I live near an airport and due to the arrangement of runways, I only see red lights on aircraft. Very rarely, an airplane or helicopter has to do something different and my kids are befuddled by green lights in the sky. UFO's are basically the same thing - you see something, you think you have an answer, but really you haven't seen the big picture. A little more information or a few more details changes a UFO into airplanes. (I love this house, but sometimes we get buzzed by stuff like Mercy Flight, the Sheriff's copter or military aircraft; if I dropped some details, it'd make a wonderful UFO story, black helicopters and all.)

Personally, I like the idea of alien life so I play along at home with Seti@home (now Boinc). I would promote Seti@home as a useful tool in the respect that it is a cheap investment for training that actually generates results. The funny bit is, the results have nothing to do with alien life. Boinc has successfully branch out to a great number of meaningful projects that net real world results, thanks to distributed computing. It also is useful for hobbyists and students to learn to work together in a variety of fields. Failure to find life has been a great success for science.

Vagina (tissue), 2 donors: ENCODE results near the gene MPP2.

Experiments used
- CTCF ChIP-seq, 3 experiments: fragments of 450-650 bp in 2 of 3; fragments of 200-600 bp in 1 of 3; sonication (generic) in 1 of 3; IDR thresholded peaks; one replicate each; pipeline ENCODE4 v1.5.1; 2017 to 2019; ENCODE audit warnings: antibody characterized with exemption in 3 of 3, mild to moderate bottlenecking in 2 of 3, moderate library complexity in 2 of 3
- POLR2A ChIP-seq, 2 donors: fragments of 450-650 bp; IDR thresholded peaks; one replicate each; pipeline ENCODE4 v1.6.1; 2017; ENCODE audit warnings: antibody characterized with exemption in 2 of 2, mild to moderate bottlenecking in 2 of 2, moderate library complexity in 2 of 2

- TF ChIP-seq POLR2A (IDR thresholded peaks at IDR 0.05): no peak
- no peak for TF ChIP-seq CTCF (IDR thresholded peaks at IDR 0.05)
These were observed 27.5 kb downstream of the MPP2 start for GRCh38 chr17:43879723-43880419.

I am pretty well convinced the best place to find alien life is someplace in our solar system. I'd bet a pizza on it, but funding for getting to the interesting places is dicey. I am better at funding my pizza addiction than most governments are at funding science, and planetary sciences are worse off than most other sciences. We need to keep funding exploration.

No one launched an expedition to find penguins, yet they were found. As long as we continue to do planetary sciences and space exploration, our chance of formulating the correct questions and finding answers about life will just take care of itself. I am optimistically hoping for a discovery about life elsewhere, but the adventure and exploration is worth it no matter what the answer is.

Van Rijn
2014-Jul-14, 10:36 AM